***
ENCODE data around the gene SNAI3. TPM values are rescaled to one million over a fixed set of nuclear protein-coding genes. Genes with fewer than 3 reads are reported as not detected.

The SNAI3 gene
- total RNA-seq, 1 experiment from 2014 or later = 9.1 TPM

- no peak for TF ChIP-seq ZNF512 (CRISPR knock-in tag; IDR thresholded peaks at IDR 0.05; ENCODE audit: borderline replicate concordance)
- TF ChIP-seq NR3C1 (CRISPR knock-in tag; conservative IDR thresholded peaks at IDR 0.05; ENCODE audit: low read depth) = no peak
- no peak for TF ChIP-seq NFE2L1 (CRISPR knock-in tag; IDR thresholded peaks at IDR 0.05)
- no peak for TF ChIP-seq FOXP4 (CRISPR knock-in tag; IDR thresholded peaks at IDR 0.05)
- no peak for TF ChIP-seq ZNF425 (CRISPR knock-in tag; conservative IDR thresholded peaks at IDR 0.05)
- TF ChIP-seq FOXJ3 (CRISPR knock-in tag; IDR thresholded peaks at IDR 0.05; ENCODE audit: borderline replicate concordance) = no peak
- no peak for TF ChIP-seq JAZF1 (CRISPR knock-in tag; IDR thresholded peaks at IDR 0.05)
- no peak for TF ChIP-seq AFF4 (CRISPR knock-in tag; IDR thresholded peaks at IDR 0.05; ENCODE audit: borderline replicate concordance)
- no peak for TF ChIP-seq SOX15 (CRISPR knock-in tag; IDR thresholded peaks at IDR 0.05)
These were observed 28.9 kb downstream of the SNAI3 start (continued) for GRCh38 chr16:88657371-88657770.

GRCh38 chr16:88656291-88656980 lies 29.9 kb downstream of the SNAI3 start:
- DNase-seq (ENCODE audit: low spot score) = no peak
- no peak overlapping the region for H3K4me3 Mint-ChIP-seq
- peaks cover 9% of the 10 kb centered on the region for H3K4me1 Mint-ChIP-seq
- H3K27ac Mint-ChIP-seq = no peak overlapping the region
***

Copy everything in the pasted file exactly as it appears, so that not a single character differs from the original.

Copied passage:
ENCODE data around the gene SNAI3. TPM values are rescaled to one million over a fixed set of nuclear protein-coding genes. Genes with fewer than 3 reads are reported as not detected.

The SNAI3 gene
- total RNA-seq, 1 experiment from 2014 or later = 9.1 TPM

- no peak for TF ChIP-seq ZNF512 (CRISPR knock-in tag; IDR thresholded peaks at IDR 0.05; ENCODE audit: borderline replicate concordance)
- TF ChIP-seq NR3C1 (CRISPR knock-in tag; conservative IDR thresholded peaks at IDR 0.05; ENCODE audit: low read depth) = no peak
- no peak for TF ChIP-seq NFE2L1 (CRISPR knock-in tag; IDR thresholded peaks at IDR 0.05)
- no peak for TF ChIP-seq FOXP4 (CRISPR knock-in tag; IDR thresholded peaks at IDR 0.05)
- no peak for TF ChIP-seq ZNF425 (CRISPR knock-in tag; conservative IDR thresholded peaks at IDR 0.05)
- TF ChIP-seq FOXJ3 (CRISPR knock-in tag; IDR thresholded peaks at IDR 0.05; ENCODE audit: borderline replicate concordance) = no peak
- no peak for TF ChIP-seq JAZF1 (CRISPR knock-in tag; IDR thresholded peaks at IDR 0.05)
- no peak for TF ChIP-seq AFF4 (CRISPR knock-in tag; IDR thresholded peaks at IDR 0.05; ENCODE audit: borderline replicate concordance)
- no peak for TF ChIP-seq SOX15 (CRISPR knock-in tag; IDR thresholded peaks at IDR 0.05)
These were observed 28.9 kb downstream of the SNAI3 start (continued) for GRCh38 chr16:88657371-88657770.

GRCh38 chr16:88656291-88656980 lies 29.9 kb downstream of the SNAI3 start:
- DNase-seq (ENCODE audit: low spot score) = no peak
- no peak overlapping the region for H3K4me3 Mint-ChIP-seq
- peaks cover 9% of the 10 kb centered on the region for H3K4me1 Mint-ChIP-seq
- H3K27ac Mint-ChIP-seq = no peak overlapping the region